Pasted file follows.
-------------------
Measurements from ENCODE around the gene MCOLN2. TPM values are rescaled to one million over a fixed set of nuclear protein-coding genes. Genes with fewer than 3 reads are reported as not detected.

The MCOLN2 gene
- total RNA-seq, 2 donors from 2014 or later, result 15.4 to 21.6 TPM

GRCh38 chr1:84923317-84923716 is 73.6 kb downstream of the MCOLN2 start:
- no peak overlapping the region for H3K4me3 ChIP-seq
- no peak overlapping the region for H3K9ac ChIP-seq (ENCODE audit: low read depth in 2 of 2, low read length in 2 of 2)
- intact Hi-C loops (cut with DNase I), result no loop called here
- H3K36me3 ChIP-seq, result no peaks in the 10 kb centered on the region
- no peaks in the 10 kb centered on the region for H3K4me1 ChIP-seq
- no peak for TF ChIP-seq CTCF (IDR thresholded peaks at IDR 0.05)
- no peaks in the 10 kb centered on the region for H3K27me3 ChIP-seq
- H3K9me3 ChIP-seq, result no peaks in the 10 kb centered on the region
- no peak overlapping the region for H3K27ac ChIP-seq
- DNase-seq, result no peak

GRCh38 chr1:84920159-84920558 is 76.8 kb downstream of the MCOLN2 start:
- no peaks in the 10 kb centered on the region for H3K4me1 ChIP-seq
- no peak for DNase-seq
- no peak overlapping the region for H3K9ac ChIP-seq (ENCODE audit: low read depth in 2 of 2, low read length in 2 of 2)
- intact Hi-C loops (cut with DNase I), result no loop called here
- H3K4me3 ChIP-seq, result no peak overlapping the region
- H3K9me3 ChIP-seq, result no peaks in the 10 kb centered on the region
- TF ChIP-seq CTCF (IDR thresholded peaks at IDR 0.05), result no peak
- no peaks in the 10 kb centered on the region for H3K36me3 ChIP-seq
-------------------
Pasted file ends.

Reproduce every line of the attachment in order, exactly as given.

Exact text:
Measurements from ENCODE around the gene MCOLN2. TPM values are rescaled to one million over a fixed set of nuclear protein-coding genes. Genes with fewer than 3 reads are reported as not detected.

The MCOLN2 gene
- total RNA-seq, 2 donors from 2014 or later, result 15.4 to 21.6 TPM

GRCh38 chr1:84923317-84923716 is 73.6 kb downstream of the MCOLN2 start:
- no peak overlapping the region for H3K4me3 ChIP-seq
- no peak overlapping the region for H3K9ac ChIP-seq (ENCODE audit: low read depth in 2 of 2, low read length in 2 of 2)
- intact Hi-C loops (cut with DNase I), result no loop called here
- H3K36me3 ChIP-seq, result no peaks in the 10 kb centered on the region
- no peaks in the 10 kb centered on the region for H3K4me1 ChIP-seq
- no peak for TF ChIP-seq CTCF (IDR thresholded peaks at IDR 0.05)
- no peaks in the 10 kb centered on the region for H3K27me3 ChIP-seq
- H3K9me3 ChIP-seq, result no peaks in the 10 kb centered on the region
- no peak overlapping the region for H3K27ac ChIP-seq
- DNase-seq, result no peak

GRCh38 chr1:84920159-84920558 is 76.8 kb downstream of the MCOLN2 start:
- no peaks in the 10 kb centered on the region for H3K4me1 ChIP-seq
- no peak for DNase-seq
- no peak overlapping the region for H3K9ac ChIP-seq (ENCODE audit: low read depth in 2 of 2, low read length in 2 of 2)
- intact Hi-C loops (cut with DNase I), result no loop called here
- H3K4me3 ChIP-seq, result no peak overlapping the region
- H3K9me3 ChIP-seq, result no peaks in the 10 kb centered on the region
- TF ChIP-seq CTCF (IDR thresholded peaks at IDR 0.05), result no peak
- no peaks in the 10 kb centered on the region for H3K36me3 ChIP-seq